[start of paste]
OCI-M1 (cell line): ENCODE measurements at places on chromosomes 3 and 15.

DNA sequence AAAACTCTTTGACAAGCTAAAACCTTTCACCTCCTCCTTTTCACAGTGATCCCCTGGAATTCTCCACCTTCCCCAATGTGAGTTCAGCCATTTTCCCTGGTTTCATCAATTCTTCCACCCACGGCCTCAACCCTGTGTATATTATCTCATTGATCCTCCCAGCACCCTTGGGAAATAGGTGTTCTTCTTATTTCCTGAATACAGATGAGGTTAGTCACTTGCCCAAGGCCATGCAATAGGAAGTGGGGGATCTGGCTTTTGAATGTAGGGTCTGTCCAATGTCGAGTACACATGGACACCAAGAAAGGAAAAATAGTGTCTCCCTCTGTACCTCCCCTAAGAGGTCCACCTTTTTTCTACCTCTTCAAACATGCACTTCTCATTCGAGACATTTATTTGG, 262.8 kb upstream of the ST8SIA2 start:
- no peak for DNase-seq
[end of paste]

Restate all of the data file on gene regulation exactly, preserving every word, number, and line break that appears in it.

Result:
OCI-M1 (cell line): ENCODE measurements at places on chromosomes 3 and 15.

DNA sequence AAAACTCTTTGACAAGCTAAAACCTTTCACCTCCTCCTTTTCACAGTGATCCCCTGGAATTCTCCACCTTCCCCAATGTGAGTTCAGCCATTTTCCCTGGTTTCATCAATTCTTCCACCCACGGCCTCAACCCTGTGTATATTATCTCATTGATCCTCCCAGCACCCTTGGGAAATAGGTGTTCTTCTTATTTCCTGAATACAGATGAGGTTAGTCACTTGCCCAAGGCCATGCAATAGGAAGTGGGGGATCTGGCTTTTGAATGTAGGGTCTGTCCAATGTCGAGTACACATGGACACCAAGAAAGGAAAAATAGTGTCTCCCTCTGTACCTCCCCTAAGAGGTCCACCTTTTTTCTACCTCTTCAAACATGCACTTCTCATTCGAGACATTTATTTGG, 262.8 kb upstream of the ST8SIA2 start:
- no peak for DNase-seq